We call medications that doctors use to replace hormones that your body no longer produces properly after menopause, ‘Hormone therapy’ or ‘Hormone Replacement Therapy’ – you may recognize the acronym, HRT.
Doctors use estrogen, progestin, and sometimes testosterone in these medications to help lessen the symptoms of menopause. However, while there are some benefits to hormone therapy, there are also some risks.
What is Menopause?
Typically, women go through menopause between the ages of 45-55 years old. During this process a woman’s ovaries stop making eggs and her body produces less hormones.
The decline in these hormone levels results in menopausal symptoms such as, hot flashes, night sweats, vaginal dryness, mood swings, irregular heartbeat, insomnia, as well as a variety of other symptoms.
Benefits of Hormone Replacement Therapy
Hormone therapy can be in the form of a pill, patch, injection, vaginal cream, tablet, or ring. These forms of medication are divided into two categories; systemic hormone therapy and low-dose vaginal products.
- Systemic estrogen hormone therapy, according to the Mayo Clinic, is the most effective at treating menopausal symptoms such as night sweats and hot flashes. Systemic estrogen hormone therapy can also prevent vaginal dryness, itching, burning, and pain during intercourse.
- Low-dose vaginal products are another category of hormone therapy. These products minimize the amount of hormones that you absorb into your body. This low-dose medication can treat vaginal symptoms – but cannot treat night sweats or hot flashes.
Hormone Therapy and your Heart
Before a woman goes through menopause, she has a lower risk of heart disease than a man; however, as a woman ages, and goes through menopause, her estrogen levels decrease and her risk of heart disease increases.
In the 1980’s and 1990’s doctors recommended women to take estrogen and other hormones to keep their hearts healthy after menopause. However, multiple clinical trials discovered that taking hormone therapy did not reduce a woman’s risk for heart disease.
The Women’s Health Initiative (WHI) conducted a study to evaluate the risks associated with hormone therapy and women. The study included over 160,000 women, part of the group of women were taking estrogen and progestin and another group of women were taking estrogen only. However, in 2002 the National Institute of Health (NIH) stopped the part of the study where women were taking estrogen and progestin, as early data showed that hormone therapy significantly increased a woman’s risk for breast cancer, heart attack, stroke, and blood clots in the legs and lungs.
Then in 2004 the NIH halted the other group of women who had a hysterectomy and were taking an estrogen only hormone therapy. The early data on this group showed an increase in risk of blood clots and strokes and no reduction in the risk of heart attacks.
Women Who Should Consider Hormone Therapy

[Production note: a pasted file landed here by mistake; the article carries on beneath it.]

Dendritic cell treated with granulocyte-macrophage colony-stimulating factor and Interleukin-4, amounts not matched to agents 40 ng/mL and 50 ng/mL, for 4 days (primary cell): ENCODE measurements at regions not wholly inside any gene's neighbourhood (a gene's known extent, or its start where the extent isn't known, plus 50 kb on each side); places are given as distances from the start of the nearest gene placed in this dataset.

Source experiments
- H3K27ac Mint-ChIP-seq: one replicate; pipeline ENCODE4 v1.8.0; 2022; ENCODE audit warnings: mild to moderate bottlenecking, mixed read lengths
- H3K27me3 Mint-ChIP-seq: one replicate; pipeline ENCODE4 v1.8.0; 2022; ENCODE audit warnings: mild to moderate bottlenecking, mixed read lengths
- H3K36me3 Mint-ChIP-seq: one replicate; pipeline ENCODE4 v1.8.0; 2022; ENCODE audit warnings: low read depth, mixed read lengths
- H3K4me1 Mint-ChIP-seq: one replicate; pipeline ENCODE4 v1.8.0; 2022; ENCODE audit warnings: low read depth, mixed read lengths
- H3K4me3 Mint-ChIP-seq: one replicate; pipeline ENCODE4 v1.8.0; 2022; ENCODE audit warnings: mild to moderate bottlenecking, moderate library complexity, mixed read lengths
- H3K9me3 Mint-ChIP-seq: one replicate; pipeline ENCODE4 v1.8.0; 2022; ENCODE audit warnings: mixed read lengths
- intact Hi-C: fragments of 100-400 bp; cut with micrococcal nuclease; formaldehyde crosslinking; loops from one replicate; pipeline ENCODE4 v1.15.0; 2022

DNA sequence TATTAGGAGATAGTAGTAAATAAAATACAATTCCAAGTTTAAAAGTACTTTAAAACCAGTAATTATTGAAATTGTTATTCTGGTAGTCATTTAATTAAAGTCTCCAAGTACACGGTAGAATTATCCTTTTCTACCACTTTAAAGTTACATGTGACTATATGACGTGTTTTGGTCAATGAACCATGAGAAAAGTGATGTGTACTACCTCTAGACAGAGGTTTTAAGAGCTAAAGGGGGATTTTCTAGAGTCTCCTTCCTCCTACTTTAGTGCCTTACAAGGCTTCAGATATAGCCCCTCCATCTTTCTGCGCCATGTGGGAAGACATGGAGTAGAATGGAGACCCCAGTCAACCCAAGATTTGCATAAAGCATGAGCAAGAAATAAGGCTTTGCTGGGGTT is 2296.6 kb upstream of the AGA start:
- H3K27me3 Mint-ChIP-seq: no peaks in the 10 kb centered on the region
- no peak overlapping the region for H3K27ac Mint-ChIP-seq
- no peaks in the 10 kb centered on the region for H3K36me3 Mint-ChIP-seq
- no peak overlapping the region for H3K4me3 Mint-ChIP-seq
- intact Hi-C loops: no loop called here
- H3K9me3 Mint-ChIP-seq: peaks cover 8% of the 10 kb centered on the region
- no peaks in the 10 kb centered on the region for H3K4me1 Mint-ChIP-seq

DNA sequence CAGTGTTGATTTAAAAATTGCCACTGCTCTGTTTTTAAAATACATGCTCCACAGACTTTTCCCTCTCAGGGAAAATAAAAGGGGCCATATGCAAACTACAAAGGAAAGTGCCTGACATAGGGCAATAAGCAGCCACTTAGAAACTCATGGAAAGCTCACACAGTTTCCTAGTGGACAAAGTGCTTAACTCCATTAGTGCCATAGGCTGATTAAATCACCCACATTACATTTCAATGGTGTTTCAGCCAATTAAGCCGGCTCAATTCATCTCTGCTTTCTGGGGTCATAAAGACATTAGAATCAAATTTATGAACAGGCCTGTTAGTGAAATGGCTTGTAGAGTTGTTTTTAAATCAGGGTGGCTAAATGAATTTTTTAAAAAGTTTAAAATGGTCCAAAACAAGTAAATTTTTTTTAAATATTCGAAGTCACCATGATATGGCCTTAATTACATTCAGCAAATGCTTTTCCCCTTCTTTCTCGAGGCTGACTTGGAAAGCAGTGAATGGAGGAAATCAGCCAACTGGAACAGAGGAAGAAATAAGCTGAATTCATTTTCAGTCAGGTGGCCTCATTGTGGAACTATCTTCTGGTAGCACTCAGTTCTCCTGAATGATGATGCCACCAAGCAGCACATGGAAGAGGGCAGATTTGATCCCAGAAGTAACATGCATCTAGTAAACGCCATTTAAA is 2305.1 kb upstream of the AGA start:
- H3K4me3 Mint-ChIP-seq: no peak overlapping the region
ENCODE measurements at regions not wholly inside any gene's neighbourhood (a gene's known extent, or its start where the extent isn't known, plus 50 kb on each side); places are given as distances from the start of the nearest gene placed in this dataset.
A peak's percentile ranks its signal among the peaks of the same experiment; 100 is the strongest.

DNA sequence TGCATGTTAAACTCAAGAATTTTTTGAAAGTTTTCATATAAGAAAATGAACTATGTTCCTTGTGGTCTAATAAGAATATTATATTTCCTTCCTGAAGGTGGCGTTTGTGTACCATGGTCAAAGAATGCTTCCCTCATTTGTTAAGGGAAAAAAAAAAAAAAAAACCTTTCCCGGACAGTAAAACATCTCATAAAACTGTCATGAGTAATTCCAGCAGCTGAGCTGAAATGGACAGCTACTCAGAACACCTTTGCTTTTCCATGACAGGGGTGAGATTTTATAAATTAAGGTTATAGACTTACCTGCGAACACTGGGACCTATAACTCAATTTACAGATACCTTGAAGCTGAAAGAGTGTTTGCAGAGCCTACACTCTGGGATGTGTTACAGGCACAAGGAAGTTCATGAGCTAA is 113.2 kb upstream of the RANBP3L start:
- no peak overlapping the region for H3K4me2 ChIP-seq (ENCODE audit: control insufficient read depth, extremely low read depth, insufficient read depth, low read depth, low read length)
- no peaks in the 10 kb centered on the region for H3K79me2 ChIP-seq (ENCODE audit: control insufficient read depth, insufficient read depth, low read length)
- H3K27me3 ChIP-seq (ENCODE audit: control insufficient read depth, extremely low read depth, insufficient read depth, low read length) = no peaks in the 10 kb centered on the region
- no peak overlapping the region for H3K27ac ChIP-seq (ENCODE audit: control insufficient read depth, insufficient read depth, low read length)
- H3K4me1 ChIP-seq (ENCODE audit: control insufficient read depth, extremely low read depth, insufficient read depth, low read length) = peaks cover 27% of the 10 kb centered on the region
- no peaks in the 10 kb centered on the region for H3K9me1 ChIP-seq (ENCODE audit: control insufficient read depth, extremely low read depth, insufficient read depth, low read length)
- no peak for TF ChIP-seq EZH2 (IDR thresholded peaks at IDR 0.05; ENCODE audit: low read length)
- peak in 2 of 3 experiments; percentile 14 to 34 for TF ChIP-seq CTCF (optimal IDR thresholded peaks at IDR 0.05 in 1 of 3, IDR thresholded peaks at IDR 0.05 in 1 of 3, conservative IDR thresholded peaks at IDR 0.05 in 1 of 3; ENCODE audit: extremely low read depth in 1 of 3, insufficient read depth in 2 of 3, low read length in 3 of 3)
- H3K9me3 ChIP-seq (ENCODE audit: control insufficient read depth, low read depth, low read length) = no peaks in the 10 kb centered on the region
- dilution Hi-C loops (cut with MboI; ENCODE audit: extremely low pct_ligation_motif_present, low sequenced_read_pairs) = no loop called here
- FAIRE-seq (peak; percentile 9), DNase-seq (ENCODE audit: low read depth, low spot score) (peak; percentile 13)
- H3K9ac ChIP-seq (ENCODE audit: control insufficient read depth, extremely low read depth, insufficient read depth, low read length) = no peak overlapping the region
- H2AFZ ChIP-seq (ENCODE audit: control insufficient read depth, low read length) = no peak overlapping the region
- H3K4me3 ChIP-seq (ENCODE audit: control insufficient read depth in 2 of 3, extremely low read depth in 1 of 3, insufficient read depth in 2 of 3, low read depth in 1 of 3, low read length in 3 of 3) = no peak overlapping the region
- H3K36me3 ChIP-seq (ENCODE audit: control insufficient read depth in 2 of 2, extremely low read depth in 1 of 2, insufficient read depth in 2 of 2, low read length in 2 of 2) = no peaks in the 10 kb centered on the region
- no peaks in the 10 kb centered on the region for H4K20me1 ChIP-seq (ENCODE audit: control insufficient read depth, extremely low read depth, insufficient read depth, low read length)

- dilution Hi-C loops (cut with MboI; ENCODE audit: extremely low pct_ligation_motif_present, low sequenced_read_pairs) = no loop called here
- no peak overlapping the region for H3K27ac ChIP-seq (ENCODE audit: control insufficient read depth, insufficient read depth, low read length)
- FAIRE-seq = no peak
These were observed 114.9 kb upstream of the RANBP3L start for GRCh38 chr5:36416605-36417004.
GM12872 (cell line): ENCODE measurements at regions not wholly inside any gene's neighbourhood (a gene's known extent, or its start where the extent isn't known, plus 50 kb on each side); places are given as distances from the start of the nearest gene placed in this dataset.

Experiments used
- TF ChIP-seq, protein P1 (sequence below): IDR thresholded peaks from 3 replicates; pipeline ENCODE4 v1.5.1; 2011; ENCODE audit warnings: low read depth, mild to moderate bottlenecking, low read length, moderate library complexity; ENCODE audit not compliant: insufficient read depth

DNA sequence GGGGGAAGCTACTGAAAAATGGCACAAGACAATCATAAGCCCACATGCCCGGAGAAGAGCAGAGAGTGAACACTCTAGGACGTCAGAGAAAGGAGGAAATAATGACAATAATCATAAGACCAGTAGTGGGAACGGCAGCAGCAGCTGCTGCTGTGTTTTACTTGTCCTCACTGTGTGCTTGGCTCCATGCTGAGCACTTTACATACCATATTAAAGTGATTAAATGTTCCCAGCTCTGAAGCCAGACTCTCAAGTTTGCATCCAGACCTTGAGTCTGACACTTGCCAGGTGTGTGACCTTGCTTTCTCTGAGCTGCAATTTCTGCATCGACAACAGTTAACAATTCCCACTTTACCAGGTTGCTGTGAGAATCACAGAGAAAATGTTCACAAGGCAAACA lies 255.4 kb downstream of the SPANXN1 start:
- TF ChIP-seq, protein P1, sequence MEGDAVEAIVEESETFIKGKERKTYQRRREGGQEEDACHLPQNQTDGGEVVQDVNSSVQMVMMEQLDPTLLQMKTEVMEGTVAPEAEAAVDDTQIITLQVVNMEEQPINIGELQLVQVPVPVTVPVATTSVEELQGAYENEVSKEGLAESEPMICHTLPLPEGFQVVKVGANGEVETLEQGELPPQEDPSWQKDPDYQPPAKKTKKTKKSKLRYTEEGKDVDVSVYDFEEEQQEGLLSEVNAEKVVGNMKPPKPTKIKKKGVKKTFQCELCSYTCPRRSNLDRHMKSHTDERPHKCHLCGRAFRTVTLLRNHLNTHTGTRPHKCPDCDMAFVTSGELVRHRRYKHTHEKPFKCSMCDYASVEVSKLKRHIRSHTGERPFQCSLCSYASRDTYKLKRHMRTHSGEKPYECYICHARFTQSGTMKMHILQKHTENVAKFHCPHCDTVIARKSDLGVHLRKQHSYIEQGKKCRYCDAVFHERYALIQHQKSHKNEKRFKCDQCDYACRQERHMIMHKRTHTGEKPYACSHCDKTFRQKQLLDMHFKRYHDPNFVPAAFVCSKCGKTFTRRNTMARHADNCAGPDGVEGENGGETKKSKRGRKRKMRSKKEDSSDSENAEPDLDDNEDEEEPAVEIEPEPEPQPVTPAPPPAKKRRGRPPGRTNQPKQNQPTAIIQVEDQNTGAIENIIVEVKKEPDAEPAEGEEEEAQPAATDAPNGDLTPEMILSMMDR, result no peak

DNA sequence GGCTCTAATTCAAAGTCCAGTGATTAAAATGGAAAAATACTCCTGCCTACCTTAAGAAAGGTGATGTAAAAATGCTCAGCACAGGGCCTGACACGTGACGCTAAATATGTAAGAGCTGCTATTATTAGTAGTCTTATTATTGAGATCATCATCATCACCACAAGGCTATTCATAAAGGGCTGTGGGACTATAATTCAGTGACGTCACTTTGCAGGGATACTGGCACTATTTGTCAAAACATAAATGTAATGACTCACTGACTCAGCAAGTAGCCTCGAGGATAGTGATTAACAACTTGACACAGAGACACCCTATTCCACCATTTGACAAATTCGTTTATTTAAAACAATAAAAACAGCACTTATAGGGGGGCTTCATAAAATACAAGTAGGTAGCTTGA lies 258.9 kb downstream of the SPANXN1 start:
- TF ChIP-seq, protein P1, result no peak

There are some cases where doctors may still advise taking systemic hormone therapy, as it is still the most effective treatment for menopausal symptoms, according to the Mayo Clinic. Those who may benefit from hormone therapy include women who:
- are experiencing moderate to severe hot flashes
- have osteoporosis and other treatments are not working
- have stopped having their menstrual cycle before the age of 40
- ovaries have stopped functioning normally before the age of 40
Women who have had their ovaries removed or went through early menopause should talk to their doctor about taking hormone therapy. The Mayo Clinic tells us that if these women don’t use hormone therapy until they turn 45, then they actually increase their risk for osteoporosis, coronary artery disease, earlier death, Parkinson-like symptoms, dementia, anxiety, depression, and concerns about sexual function.
Hormone Therapy Recommendations
The American Heart Association and the U.S. Food and Drug Administration have set forth new recommendations for hormone therapy:
- HT should not be used for prevention of heart attack or stroke.
- Use of HT for other problems such as preventing osteoporosis should be carefully considered and the risks weighed against the benefits. Women who have existing coronary artery disease should consider other options.
- HT may be used short-term to treat menopausal symptoms.
- Long-term use is discouraged because the risk for heart attack, stroke and breast cancer increases the longer HT is used.
Keep Your Heart Healthy
The risks associated with hormone therapy will vary depending on your medical history, the combination of hormones that are used, the dosage, your age at menopause, cardiovascular risks, cancer risks, and your family history. When deciding what is right for you, talk with your doctor about the risks and benefits and how your own unique medical history comes into play.
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